As a judge sent actor Salman Khan to jail for five years on Wednesday, the sorrow spewed forth on Twitter ranged from pathetic (fans praying fervently for a 'miracle') to ridiculous (jewellery designer Farah Khan Ali's train analogy) to the plain ugly (singer Abhijeet's comparison of pavement dwellers to dogs).
It appears that for his fans, the 49-year-old actor can do no wrong on or off screen. Salman's super-sized screen persona is mostly responsible for this. In his last few blockbusters, he's played a version of the role he has mastered on celluloid - the larger-than-life doer of good and vanquisher of evil. His public throngs to cinemas to watch Chulbul 'Robinhood' Pandey or secret agent Tiger - not forgetting Kick's 'Devil' who steals from the rich to help suffering children - and it makes no distinction between the Salman Khan of Dabangg and Ready and the Salman Khan of Galaxy Apartments, Bandra. His legion of fans cannot separate the art from the artiste. (Also read: After Salman Verdict, Sonakshi, Rani and Preity Rush to Khan Residence)
If Salman's aam audience seems unable to distinguish the make-believe from reality, Bollywood (which hopefully knows that the movies it makes are not real) have been offering up their colleague's philanthropic work with his charity Being Human as a penance of sorts. Several cited examples of Salman's fabled heart of gold as extenuating circumstances or, at the very least, grounds for a reduced sentence. Actress Dia Mirza wrote on Twitter that he has once saved her mother. She was only one among a small army of industry insiders who rushed to remind everyone that Salman Khan is Bollywood's favourite 'Bhai'. Nobody mentioned the fact that he has been accused of assaulting and harassing past girlfriends or that he is being tried for poaching endangered deer in a separate case in Rajasthan.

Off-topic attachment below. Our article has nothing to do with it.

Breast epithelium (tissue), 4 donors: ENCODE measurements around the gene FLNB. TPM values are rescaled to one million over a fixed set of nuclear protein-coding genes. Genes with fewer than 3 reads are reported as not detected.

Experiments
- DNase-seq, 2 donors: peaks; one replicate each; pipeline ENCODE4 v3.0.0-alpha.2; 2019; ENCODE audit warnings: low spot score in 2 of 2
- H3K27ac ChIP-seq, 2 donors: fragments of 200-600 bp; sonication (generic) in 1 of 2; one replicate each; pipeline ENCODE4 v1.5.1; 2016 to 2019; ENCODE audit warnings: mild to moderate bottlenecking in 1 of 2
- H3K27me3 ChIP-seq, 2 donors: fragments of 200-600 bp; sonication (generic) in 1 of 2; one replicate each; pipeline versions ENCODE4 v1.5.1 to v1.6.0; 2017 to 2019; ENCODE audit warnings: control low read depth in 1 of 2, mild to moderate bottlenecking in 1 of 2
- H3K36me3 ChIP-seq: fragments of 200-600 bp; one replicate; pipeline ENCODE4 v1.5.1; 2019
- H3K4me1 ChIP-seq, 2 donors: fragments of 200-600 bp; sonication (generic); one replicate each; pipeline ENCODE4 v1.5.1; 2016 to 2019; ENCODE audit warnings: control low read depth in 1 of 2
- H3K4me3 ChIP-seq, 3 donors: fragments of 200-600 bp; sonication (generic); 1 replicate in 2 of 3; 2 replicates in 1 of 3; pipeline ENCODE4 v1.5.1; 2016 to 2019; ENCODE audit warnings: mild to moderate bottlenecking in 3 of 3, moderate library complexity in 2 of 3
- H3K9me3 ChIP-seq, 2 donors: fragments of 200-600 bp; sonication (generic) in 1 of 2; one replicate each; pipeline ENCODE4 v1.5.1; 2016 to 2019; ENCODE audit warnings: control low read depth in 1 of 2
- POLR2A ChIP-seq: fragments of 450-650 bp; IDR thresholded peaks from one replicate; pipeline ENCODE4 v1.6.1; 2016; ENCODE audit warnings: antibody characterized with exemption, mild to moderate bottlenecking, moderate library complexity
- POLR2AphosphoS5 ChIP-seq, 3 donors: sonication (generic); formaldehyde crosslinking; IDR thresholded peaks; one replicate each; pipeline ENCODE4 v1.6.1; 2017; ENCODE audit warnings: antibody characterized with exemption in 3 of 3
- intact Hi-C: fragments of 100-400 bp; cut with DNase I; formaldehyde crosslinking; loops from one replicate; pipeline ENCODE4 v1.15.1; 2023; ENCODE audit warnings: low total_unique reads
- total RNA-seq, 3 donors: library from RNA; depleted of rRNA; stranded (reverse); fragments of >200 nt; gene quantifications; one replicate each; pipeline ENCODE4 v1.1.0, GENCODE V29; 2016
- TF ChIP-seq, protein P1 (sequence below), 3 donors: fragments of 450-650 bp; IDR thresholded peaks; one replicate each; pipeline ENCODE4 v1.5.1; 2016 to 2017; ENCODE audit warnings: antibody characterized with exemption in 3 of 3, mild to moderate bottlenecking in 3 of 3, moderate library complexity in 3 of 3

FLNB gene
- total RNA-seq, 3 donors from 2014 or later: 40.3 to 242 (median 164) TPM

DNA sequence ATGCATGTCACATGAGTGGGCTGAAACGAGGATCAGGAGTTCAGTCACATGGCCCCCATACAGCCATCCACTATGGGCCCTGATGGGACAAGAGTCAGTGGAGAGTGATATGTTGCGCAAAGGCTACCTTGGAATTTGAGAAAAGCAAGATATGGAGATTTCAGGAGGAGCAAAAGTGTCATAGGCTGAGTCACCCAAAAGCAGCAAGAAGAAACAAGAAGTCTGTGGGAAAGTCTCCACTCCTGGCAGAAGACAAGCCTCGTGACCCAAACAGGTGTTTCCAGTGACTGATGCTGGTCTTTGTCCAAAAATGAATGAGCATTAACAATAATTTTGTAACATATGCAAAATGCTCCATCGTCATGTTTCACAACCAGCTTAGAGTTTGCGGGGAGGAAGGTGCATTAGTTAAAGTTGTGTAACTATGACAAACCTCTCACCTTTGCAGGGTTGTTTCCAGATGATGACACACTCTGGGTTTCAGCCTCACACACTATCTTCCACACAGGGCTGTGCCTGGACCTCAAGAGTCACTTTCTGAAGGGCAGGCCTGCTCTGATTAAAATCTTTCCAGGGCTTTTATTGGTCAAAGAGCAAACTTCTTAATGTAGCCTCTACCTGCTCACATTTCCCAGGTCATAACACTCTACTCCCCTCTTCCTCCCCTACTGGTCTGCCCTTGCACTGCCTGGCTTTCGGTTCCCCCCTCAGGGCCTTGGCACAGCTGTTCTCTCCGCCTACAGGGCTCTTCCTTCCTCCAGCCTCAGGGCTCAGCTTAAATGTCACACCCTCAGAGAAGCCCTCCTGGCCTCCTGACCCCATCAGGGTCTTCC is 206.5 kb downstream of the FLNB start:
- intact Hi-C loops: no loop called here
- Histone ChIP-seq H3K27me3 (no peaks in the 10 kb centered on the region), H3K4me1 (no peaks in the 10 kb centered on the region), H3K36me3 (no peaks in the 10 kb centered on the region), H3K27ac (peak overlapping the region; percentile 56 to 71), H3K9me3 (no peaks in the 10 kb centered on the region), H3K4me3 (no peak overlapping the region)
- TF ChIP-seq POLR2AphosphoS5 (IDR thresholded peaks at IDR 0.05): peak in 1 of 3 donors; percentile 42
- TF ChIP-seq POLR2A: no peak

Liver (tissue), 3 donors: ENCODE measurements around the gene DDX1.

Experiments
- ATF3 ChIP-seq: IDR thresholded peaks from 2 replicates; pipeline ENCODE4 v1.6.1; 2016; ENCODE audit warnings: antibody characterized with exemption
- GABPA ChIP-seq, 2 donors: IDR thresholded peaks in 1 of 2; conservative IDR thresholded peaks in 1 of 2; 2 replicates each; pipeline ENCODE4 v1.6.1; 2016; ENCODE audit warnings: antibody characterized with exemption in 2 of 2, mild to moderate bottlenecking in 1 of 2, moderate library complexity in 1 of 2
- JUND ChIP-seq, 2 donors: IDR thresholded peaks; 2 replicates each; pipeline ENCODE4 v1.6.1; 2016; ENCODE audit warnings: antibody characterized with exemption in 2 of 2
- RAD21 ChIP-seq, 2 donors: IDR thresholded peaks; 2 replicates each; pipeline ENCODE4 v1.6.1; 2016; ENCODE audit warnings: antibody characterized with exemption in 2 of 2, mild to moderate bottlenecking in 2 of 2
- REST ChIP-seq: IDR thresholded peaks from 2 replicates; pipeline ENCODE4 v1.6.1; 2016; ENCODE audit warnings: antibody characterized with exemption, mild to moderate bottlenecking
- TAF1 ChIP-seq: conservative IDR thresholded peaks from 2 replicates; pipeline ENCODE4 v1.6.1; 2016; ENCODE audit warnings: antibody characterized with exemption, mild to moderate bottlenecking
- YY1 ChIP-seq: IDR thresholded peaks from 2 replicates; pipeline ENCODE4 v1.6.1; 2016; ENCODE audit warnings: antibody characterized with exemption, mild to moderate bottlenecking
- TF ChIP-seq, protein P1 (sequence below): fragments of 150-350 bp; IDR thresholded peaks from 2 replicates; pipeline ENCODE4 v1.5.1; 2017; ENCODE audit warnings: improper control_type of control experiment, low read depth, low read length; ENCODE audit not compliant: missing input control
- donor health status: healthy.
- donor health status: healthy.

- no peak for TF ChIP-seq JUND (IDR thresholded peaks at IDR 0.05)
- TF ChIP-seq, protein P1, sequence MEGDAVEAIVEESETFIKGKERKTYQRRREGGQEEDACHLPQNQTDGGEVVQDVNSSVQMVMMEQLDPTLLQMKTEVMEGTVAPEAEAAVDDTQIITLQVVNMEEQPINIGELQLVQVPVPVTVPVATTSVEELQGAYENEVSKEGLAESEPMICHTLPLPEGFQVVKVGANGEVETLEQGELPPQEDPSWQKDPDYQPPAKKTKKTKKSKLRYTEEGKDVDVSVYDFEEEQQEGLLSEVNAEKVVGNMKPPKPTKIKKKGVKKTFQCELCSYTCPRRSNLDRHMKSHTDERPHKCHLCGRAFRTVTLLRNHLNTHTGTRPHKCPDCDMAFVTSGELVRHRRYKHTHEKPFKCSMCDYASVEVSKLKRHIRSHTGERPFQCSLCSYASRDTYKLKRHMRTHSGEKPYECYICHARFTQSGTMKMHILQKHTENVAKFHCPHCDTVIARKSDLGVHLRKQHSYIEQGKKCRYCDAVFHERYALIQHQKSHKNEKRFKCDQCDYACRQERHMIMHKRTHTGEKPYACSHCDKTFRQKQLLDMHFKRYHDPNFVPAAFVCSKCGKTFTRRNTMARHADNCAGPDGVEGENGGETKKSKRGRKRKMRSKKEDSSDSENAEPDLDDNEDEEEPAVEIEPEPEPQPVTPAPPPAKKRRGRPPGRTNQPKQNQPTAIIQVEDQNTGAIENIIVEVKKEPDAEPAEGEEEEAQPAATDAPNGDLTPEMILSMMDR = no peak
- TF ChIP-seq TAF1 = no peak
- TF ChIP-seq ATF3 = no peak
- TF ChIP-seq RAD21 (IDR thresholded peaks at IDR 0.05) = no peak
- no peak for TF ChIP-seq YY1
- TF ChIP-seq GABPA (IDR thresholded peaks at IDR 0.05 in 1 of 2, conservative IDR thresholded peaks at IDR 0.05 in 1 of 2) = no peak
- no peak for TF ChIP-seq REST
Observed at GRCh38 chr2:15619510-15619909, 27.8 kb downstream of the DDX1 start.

They also glossed over the fact that Salman was apparently willing for his driver Ashok Singh to take the fall for him and shoulder a jail term on his behalf, just as Pran did for 'Robert Seth' in Amar Akbar Anthony (perhaps Hindi films may not be removed from reality after all). Ashok Singh's claim that it was he who was driving the SUV when the hit-and-run took place was not only dismissed by the court as 'improbable,' he might be tried for perjury as well.
If the guilty verdict doesn't serve as a reality check for those inhabiting the lofty heights of Bollywood's ivory towers, then this should - the large-heartedness that his friends are serving up on Twitter did not prevent 'Bhai' from apparently offering up an employee as sacrifice to the altar of his own freedom, his own continued state of not-being-in-jailness. The compass of Being Human may not always point you in the right direction.
(Gitanjali Roy is Editor, Lifestyle Convergence for NDTV.com)
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